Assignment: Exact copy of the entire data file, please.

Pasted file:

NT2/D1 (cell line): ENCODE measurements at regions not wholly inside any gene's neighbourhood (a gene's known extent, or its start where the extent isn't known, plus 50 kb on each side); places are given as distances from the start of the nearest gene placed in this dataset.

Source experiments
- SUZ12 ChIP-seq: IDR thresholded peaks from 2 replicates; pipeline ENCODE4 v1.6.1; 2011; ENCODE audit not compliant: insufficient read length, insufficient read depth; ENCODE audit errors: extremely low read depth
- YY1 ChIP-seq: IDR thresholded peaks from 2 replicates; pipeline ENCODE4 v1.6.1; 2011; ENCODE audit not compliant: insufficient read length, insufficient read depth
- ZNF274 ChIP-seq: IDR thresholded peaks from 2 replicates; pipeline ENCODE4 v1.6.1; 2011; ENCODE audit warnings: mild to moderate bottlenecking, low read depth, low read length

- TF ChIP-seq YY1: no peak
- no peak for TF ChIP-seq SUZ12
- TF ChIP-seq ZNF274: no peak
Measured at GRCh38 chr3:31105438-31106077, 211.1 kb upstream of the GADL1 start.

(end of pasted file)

NT2/D1 (cell line): ENCODE measurements at regions not wholly inside any gene's neighbourhood (a gene's known extent, or its start where the extent isn't known, plus 50 kb on each side); places are given as distances from the start of the nearest gene placed in this dataset.

Source experiments
- SUZ12 ChIP-seq: IDR thresholded peaks from 2 replicates; pipeline ENCODE4 v1.6.1; 2011; ENCODE audit not compliant: insufficient read length, insufficient read depth; ENCODE audit errors: extremely low read depth
- YY1 ChIP-seq: IDR thresholded peaks from 2 replicates; pipeline ENCODE4 v1.6.1; 2011; ENCODE audit not compliant: insufficient read length, insufficient read depth
- ZNF274 ChIP-seq: IDR thresholded peaks from 2 replicates; pipeline ENCODE4 v1.6.1; 2011; ENCODE audit warnings: mild to moderate bottlenecking, low read depth, low read length

- TF ChIP-seq YY1: no peak
- no peak for TF ChIP-seq SUZ12
- TF ChIP-seq ZNF274: no peak
Measured at GRCh38 chr3:31105438-31106077, 211.1 kb upstream of the GADL1 start.